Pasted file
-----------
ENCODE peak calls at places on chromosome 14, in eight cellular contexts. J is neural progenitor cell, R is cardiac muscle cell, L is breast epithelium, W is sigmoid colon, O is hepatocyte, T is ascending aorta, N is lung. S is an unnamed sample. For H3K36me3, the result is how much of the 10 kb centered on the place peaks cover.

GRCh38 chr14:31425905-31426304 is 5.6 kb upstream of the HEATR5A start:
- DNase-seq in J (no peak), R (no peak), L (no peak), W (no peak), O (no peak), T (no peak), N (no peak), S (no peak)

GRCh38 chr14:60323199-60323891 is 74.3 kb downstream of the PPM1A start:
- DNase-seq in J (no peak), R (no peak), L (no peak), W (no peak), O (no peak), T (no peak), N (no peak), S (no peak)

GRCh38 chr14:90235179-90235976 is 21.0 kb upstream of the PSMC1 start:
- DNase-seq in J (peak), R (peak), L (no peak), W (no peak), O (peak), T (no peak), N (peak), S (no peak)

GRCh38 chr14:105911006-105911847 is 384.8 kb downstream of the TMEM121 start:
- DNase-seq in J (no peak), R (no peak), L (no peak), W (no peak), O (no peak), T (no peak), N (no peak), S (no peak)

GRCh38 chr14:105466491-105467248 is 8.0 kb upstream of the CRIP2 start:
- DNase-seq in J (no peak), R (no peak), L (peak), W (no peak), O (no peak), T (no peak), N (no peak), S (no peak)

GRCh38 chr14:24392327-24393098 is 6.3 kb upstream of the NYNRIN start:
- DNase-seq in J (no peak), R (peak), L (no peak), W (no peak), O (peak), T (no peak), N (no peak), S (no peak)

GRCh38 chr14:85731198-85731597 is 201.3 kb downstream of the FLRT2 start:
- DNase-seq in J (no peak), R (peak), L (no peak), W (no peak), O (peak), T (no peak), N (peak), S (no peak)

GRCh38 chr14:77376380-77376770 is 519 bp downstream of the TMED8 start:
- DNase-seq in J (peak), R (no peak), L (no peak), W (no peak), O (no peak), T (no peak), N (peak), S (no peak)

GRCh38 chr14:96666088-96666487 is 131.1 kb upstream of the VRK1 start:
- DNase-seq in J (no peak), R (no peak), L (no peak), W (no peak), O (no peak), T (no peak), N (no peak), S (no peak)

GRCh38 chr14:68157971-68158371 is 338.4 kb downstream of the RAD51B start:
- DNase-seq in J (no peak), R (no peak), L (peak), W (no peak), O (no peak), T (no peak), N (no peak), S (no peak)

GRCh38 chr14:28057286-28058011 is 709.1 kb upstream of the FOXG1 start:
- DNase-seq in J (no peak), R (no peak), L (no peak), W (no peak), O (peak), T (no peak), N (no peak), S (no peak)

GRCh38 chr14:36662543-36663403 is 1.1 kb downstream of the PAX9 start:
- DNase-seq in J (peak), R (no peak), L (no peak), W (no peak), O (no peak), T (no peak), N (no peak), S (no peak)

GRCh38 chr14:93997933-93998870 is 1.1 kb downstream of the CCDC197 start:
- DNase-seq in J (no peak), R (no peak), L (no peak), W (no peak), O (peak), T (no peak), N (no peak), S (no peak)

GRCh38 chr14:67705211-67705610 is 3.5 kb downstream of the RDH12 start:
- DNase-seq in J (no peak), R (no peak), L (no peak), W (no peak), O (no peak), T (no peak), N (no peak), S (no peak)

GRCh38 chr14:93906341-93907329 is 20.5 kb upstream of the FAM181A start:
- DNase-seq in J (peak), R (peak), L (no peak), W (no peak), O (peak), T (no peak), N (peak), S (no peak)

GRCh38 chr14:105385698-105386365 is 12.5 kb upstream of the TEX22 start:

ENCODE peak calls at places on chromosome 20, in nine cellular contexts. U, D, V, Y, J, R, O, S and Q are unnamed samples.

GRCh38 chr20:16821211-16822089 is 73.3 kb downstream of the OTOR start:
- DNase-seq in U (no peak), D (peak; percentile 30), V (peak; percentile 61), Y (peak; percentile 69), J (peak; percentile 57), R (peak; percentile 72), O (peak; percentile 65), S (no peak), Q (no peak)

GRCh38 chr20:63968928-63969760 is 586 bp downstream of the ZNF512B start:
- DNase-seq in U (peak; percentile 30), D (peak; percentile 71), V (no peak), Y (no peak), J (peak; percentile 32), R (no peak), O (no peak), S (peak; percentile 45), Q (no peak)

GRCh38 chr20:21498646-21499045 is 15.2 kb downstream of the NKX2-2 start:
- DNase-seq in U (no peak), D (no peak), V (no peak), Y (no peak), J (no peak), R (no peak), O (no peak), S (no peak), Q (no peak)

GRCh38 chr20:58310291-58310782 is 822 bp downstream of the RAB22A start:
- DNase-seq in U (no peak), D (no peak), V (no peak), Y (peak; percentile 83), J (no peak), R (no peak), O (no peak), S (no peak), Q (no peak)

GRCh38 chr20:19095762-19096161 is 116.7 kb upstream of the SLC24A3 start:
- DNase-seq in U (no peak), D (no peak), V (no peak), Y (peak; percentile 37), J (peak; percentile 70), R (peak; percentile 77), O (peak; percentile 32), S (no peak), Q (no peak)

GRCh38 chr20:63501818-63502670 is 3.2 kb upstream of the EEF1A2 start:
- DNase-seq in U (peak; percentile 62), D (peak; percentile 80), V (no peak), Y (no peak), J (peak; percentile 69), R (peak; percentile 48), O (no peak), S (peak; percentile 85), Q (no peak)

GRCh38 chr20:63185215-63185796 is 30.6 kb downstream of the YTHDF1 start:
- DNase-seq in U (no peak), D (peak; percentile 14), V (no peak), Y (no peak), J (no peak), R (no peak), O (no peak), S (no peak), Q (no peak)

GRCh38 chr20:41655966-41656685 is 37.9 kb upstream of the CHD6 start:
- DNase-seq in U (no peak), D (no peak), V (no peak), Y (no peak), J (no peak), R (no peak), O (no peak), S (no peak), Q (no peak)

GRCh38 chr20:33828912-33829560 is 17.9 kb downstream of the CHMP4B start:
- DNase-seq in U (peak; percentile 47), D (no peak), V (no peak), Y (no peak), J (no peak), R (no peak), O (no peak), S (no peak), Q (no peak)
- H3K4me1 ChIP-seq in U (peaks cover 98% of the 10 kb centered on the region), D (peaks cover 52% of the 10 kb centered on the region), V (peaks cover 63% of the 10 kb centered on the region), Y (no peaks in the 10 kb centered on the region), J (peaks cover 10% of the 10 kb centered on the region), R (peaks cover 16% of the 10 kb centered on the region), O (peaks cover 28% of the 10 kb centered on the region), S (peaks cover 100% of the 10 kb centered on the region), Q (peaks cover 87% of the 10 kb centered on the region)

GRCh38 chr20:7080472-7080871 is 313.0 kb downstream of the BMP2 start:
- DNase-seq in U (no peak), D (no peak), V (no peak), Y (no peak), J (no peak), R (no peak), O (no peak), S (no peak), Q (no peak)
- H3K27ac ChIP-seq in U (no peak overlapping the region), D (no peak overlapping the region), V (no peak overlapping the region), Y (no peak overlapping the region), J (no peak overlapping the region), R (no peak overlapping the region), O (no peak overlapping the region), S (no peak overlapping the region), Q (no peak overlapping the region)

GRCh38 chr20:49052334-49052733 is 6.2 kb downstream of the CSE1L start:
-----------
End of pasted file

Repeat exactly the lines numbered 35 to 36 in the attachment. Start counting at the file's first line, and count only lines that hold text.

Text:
- DNase-seq in U (no peak), D (peak; percentile 30), V (peak; percentile 61), Y (peak; percentile 69), J (peak; percentile 57), R (peak; percentile 72), O (peak; percentile 65), S (no peak), Q (no peak)

GRCh38 chr20:63968928-63969760 is 586 bp downstream of the ZNF512B start: